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Encyclopedia > Brazilian pepper
Brazilian Pepper

Scientific classification
Kingdom: Plantae
Division: Magnoliophyta
Class: Magnoliopsida
Order: Sapindales
Family: Anacardiaceae
Genus: Schinus
Species: S. terebinthifolius
Schinus terebinthifolius

Brazilian Pepper (Schinus terebinthifolius; also known as Aroeira or Florida Holly) is a sprawling shrub or small tree 7-10 m tall, native to subtropical and tropical South America, in southeastern Brazil, northern Argentina and Paraguay. Image File history File linksMetadata Download high resolution version (1632x1224, 387 KB)Schinus terebinthifolius, South Lido Beach, Florida. ... Scientific classification or biological classification is how biologists group and categorize extinct and living species of organisms. ... Divisions Land plants (embryophytes) Non-vascular plants (bryophytes) Marchantiophyta - liverworts Anthocerotophyta - hornworts Bryophyta - mosses Vascular plants (tracheophytes) Lycopodiophyta - clubmosses Equisetophyta - horsetails Pteridophyta - true ferns Psilotophyta - whisk ferns Ophioglossophyta - adderstongues Seed plants (spermatophytes) †Pteridospermatophyta - seed ferns Pinophyta - conifers Cycadophyta - cycads Ginkgophyta - ginkgo Gnetophyta - gnetae Magnoliophyta - flowering plants Adiantum pedatum (a fern... Classes Magnoliopsida- Dicots Liliopsida- Monocots The flowering plants (also called angiosperms) are a major group of land plants. ... Orders see text Dicotyledons or dicots are flowering plants whose seed contains two embryonic leaves or cotyledons. ... Families See text The Sapindales is an order of flowering plants included among the rosid subgroup of dicotyledons. ... Genera See text Anacardiaceae is a family of flowering plants bearing fruits that are drupes. ... Species Many, including: Schinus angustifolius Schinus antiarthriticus Schinus areira Schinus bituminosis Schinus huigan Schinus occidentalis Schinus mellisii Schinus molle Schinus terebinthefolius Schinus is a genus of trees in the Family Anacardiaceae comprising the pepper trees, most notably Schinus molle, the Peruvian pepper tree and S. terebinthefolius, the Brazilian pepper tree... In biology, binomial nomenclature is the formal method of naming species. ... A broom shrub in flower A shrub or bush is a horticultural rather than strictly botanical category of woody plant, distinguished from a tree by its multiple stems and lower height, usually less than 6 m tall. ... The coniferous Coast Redwood, the tallest tree species on earth A tree can be defined as a large, perennial, woody plant. ... Subtropical (or semitropical) areas are those adjacent to the tropics, usually roughly defined as the ranges 23. ... The tropics are the geographic region of the Earth centered on the equator and limited in latitude by the two tropics: the Tropic of Cancer in the north and the Tropic of Capricorn in the southern hemisphere. ... South America South America is a continent crossed by the equator, with most of its area in the Southern Hemisphere. ...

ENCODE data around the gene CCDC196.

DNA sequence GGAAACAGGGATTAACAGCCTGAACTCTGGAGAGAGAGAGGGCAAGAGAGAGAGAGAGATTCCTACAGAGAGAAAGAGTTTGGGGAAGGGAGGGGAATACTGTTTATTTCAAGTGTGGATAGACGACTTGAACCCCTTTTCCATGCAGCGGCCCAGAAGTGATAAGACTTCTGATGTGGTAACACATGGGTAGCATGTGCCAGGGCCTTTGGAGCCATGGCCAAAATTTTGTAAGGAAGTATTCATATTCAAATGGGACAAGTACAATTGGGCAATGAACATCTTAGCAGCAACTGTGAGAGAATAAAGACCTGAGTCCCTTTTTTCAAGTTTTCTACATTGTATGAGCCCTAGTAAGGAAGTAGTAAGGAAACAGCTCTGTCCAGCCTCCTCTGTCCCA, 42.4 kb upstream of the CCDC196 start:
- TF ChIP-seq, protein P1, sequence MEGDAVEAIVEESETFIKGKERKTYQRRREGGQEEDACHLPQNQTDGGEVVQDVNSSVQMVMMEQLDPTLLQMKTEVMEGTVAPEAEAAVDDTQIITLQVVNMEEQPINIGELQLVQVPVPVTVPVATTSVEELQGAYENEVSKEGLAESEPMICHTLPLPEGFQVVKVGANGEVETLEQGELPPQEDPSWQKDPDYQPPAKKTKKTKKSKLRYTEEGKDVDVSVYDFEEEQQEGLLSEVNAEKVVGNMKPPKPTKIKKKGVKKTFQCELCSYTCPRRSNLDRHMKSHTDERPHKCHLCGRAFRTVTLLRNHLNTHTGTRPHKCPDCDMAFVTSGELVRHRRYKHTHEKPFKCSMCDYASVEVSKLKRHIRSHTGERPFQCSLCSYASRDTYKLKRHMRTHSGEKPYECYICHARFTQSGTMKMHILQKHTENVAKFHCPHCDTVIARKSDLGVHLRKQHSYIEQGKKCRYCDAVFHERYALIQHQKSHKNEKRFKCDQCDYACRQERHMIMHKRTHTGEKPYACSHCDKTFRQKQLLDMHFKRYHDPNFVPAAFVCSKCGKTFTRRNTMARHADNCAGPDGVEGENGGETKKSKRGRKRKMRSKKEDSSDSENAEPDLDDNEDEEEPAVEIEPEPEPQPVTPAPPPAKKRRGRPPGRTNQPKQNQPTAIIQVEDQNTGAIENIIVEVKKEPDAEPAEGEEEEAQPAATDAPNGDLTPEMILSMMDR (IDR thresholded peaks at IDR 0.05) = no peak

The branches can be upright, reclining, or nearly vine-like, all on the same plant. The leaves are alternate, 10-22 cm long, pinnately compound with (3-) 5-15 leaflets; the leaflets are roughly oval (lanceolate to elliptical), 3-6 cm long and 2-3.5 cm broad, and have finely toothed margins, an acute to rounded apex and yellowish veins. The leaf rachis between the leaflets is usually (but not invariably) slightly winged. The plant is dioeceous, with small white flowers borne profusely in axillary clusters. The fruit is a small red spherical drupe 4-5 mm diameter, carried in dense clusters of hundreds of berries. In botany, a leaf is an above-ground plant organ specialized for photosynthesis. ... Plant sexuality deals with the wide variety of sexual reproduction systems found across the plant kingdom. ... Wildflowers A flower is the reproductive organ of those plants classified as angiosperms ( flowering plants; Division Magnoliophyta). ... It has been suggested that this article or section be merged with List of fruits. ... The peach is a typical drupe (stone fruit) In botany, a drupe is a type of fruit in which an outer fleshy part (exocarp or skin and mesocarp or flesh) surrounds a shell (the pit or stone) of hardened endocarp with a seed inside. ...

There are two varieties: A variety is a recognised division of a species in botany, next below the rank of subspecies; in zoology, species are only divided into subspecies and never into varieties. ...

  • Schinus terebinthifolius var. acutifolius. Leaves to 22 cm, with 7-15 leaflets; fruit pink.
  • Schinus terebinthifolius var. terebinthifolius. Leaves to 17 cm, with 5-13 leaflets; fruit red.